Boeing approves one more year of C-17 production on anticipated demand

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Boeing has started building as many as 12 more C-17 airlifters in anticipation of signing new orders from international customers, possibly extending the Long Beach, California production line by more than a year.

The company's second quarter earnings report filed with the US Securities and Exchange Commission notes that as of 30 June $620 million is obligated in inventory and potential termination liabilities for the next batch of aircraft.

The note confirms that Boeing leadership decided in the second quarter to continue building C-17s beyond the aircraft already on contract for delivery through September of next year.

"As in the past, Boeing is investing company funds on long-lead components to protect the continued affordable production of C-17 aircraft in anticipation of additional orders from international customers," the company says in a statement to Flightglobal.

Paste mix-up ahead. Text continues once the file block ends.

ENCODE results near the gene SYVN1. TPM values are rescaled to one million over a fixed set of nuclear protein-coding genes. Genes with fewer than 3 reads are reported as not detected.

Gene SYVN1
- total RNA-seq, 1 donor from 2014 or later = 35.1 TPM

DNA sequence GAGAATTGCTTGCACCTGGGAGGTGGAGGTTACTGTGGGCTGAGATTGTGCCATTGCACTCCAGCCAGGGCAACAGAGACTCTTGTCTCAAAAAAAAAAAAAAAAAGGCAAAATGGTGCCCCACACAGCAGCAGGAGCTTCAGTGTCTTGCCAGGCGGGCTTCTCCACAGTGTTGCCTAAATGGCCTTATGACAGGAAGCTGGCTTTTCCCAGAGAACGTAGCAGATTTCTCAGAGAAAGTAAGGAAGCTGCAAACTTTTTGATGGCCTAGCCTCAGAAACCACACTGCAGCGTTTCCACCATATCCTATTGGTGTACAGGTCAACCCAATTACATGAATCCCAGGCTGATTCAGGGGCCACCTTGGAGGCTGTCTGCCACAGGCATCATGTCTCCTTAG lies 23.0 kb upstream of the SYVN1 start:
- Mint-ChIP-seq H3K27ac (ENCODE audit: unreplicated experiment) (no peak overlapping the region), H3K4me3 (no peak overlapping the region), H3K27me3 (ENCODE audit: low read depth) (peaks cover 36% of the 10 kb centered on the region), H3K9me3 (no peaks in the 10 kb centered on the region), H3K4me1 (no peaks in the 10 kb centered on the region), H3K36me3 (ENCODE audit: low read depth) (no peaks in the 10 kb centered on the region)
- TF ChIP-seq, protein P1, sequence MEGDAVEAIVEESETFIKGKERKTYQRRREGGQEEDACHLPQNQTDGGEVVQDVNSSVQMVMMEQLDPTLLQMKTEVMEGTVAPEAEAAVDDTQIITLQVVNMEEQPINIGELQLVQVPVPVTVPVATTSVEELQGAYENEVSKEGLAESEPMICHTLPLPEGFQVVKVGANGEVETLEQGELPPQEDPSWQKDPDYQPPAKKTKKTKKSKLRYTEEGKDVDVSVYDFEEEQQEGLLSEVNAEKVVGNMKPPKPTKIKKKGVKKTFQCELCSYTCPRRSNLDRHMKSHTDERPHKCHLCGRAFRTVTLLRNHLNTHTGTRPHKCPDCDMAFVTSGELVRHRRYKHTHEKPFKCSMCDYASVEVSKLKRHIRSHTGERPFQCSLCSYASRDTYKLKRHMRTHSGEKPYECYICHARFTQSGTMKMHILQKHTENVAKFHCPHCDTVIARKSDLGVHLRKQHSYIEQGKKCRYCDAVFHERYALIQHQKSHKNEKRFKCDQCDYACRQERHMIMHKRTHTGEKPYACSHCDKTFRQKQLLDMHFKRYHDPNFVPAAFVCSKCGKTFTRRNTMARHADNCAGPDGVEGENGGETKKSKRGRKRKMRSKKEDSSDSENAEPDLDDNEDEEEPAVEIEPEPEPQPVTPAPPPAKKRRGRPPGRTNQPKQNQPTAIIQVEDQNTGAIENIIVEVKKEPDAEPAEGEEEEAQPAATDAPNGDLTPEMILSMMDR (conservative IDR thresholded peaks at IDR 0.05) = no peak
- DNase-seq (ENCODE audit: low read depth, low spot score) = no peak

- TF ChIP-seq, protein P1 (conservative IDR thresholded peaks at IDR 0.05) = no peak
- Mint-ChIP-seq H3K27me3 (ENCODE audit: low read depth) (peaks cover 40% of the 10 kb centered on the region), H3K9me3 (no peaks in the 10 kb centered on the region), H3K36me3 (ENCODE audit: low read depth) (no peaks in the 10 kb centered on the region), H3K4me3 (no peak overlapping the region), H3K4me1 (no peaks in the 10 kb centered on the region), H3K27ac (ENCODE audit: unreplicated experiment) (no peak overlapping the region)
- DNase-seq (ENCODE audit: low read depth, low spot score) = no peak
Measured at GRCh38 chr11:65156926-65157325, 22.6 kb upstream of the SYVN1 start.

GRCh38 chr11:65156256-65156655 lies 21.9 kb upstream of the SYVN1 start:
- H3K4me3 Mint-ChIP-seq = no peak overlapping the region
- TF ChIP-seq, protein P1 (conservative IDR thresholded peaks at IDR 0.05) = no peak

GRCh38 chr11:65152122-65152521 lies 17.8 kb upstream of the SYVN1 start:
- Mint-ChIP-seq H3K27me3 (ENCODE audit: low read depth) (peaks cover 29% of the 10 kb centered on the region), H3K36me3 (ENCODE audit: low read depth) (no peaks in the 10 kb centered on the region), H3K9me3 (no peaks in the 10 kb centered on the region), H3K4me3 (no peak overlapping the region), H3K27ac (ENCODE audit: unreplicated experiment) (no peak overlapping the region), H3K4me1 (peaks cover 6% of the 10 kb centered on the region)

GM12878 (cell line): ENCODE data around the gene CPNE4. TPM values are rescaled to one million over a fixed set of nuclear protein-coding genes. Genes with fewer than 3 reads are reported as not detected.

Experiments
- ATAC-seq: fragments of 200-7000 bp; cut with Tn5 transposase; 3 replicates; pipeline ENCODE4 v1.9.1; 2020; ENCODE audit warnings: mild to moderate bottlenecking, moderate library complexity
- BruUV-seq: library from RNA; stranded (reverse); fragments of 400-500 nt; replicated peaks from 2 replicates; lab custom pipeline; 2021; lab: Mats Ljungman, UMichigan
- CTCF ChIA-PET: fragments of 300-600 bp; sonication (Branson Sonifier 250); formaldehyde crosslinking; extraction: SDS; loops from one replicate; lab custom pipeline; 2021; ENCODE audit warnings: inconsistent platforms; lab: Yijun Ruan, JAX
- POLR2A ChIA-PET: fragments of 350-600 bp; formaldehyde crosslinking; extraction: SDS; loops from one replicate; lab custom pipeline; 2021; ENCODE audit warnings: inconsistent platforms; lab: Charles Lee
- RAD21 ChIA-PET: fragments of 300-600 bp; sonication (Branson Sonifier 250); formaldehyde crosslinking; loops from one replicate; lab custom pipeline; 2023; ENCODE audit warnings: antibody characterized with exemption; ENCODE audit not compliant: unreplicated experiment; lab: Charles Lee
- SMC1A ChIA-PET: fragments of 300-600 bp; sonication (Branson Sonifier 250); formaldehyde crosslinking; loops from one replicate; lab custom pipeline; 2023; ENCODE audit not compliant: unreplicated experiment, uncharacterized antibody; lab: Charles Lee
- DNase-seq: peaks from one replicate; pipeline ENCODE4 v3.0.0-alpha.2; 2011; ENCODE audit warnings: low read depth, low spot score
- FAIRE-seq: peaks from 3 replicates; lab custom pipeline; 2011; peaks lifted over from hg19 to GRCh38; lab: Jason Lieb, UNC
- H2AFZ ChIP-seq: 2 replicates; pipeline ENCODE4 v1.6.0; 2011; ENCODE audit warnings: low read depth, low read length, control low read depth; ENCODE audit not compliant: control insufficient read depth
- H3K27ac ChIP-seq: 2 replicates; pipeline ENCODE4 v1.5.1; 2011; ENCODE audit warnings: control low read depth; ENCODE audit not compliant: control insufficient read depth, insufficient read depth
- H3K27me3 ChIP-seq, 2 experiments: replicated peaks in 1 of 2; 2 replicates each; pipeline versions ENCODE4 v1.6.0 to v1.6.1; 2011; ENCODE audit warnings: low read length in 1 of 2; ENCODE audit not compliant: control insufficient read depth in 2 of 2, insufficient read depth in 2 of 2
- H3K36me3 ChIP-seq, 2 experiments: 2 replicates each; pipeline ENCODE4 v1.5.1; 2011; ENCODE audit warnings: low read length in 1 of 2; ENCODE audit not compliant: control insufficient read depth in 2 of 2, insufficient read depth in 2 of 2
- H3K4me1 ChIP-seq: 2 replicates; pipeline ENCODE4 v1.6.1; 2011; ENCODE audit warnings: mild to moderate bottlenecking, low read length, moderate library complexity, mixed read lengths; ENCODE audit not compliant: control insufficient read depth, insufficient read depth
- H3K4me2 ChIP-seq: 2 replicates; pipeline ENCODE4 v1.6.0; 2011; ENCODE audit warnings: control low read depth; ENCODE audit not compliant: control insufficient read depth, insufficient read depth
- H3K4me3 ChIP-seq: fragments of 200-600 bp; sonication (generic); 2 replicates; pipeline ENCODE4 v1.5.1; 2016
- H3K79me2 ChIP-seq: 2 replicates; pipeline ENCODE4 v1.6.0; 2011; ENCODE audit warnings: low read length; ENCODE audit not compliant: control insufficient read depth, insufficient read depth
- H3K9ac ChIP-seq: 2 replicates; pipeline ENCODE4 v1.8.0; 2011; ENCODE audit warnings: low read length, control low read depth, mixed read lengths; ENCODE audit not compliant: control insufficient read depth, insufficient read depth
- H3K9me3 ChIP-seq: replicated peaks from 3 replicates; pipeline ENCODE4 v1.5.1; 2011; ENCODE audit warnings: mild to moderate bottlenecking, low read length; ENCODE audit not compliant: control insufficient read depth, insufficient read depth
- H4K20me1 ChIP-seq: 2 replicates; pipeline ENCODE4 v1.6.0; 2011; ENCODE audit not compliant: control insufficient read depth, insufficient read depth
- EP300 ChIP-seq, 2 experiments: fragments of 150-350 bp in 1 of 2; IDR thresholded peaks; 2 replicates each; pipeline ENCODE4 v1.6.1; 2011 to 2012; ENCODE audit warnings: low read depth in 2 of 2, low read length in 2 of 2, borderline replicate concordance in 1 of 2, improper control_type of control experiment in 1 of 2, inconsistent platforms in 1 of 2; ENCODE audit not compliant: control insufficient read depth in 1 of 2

Boeing has confirmed orders to continue building C-17s into the third quarter of 2014. If it builds all 12 C-17 as unsold "white tails", production could continue into the fourth quarter of 2015, based on current output of 10 per year.

Boeing says it is in discussions with a range of new and existing customers, although previous reports have linked the C-17 to additional orders from India and Australia and possible new orders from Saudi Arabia and Singapore.

The C-17's supply chain is already starting to build the unclaimed hulls, as production system requires an 18-month lead time for early parts and materials.

David Kornblatt, chief financial officer and executive vice president of Triumph Group, which owns C-17 supplier Vought, said in a recent teleconference with analysts that production has already begun on the next batch of aircraft.

"Now we've been given authorization to go ahead and build airplanes," Kornblatt says. "What we hear from [Boeing] is that they're confident that the next [block of 10 aircraft] is going to get sold."